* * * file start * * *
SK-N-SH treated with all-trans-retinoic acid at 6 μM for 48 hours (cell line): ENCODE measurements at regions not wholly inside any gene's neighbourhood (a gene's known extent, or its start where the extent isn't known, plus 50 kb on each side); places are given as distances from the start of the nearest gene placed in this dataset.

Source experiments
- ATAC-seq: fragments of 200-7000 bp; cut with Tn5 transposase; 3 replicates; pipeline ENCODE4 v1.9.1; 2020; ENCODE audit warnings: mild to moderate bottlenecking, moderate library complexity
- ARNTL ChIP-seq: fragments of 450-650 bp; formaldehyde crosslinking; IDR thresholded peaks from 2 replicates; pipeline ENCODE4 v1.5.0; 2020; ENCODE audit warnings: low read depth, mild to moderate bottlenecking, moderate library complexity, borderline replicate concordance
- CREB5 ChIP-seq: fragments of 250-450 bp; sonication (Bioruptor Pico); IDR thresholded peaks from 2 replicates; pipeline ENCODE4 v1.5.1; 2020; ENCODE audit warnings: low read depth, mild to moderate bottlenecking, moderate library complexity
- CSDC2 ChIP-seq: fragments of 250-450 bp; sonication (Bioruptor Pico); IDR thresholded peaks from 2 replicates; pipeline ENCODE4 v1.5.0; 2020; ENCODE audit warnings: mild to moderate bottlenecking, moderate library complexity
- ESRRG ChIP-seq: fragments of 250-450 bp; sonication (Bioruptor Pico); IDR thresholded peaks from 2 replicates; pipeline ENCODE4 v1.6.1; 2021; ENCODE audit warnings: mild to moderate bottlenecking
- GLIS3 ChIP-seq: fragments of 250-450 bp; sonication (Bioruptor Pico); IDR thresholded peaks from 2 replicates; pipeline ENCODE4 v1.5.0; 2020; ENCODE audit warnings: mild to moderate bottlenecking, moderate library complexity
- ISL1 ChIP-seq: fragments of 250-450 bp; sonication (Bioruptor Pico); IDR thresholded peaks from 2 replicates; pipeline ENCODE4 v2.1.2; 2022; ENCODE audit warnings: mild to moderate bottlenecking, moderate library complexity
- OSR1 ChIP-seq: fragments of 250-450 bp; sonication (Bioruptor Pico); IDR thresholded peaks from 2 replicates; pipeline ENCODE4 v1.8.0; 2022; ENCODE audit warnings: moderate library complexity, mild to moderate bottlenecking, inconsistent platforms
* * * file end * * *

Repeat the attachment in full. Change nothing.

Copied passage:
SK-N-SH treated with all-trans-retinoic acid at 6 μM for 48 hours (cell line): ENCODE measurements at regions not wholly inside any gene's neighbourhood (a gene's known extent, or its start where the extent isn't known, plus 50 kb on each side); places are given as distances from the start of the nearest gene placed in this dataset.

Source experiments
- ATAC-seq: fragments of 200-7000 bp; cut with Tn5 transposase; 3 replicates; pipeline ENCODE4 v1.9.1; 2020; ENCODE audit warnings: mild to moderate bottlenecking, moderate library complexity
- ARNTL ChIP-seq: fragments of 450-650 bp; formaldehyde crosslinking; IDR thresholded peaks from 2 replicates; pipeline ENCODE4 v1.5.0; 2020; ENCODE audit warnings: low read depth, mild to moderate bottlenecking, moderate library complexity, borderline replicate concordance
- CREB5 ChIP-seq: fragments of 250-450 bp; sonication (Bioruptor Pico); IDR thresholded peaks from 2 replicates; pipeline ENCODE4 v1.5.1; 2020; ENCODE audit warnings: low read depth, mild to moderate bottlenecking, moderate library complexity
- CSDC2 ChIP-seq: fragments of 250-450 bp; sonication (Bioruptor Pico); IDR thresholded peaks from 2 replicates; pipeline ENCODE4 v1.5.0; 2020; ENCODE audit warnings: mild to moderate bottlenecking, moderate library complexity
- ESRRG ChIP-seq: fragments of 250-450 bp; sonication (Bioruptor Pico); IDR thresholded peaks from 2 replicates; pipeline ENCODE4 v1.6.1; 2021; ENCODE audit warnings: mild to moderate bottlenecking
- GLIS3 ChIP-seq: fragments of 250-450 bp; sonication (Bioruptor Pico); IDR thresholded peaks from 2 replicates; pipeline ENCODE4 v1.5.0; 2020; ENCODE audit warnings: mild to moderate bottlenecking, moderate library complexity
- ISL1 ChIP-seq: fragments of 250-450 bp; sonication (Bioruptor Pico); IDR thresholded peaks from 2 replicates; pipeline ENCODE4 v2.1.2; 2022; ENCODE audit warnings: mild to moderate bottlenecking, moderate library complexity
- OSR1 ChIP-seq: fragments of 250-450 bp; sonication (Bioruptor Pico); IDR thresholded peaks from 2 replicates; pipeline ENCODE4 v1.8.0; 2022; ENCODE audit warnings: moderate library complexity, mild to moderate bottlenecking, inconsistent platforms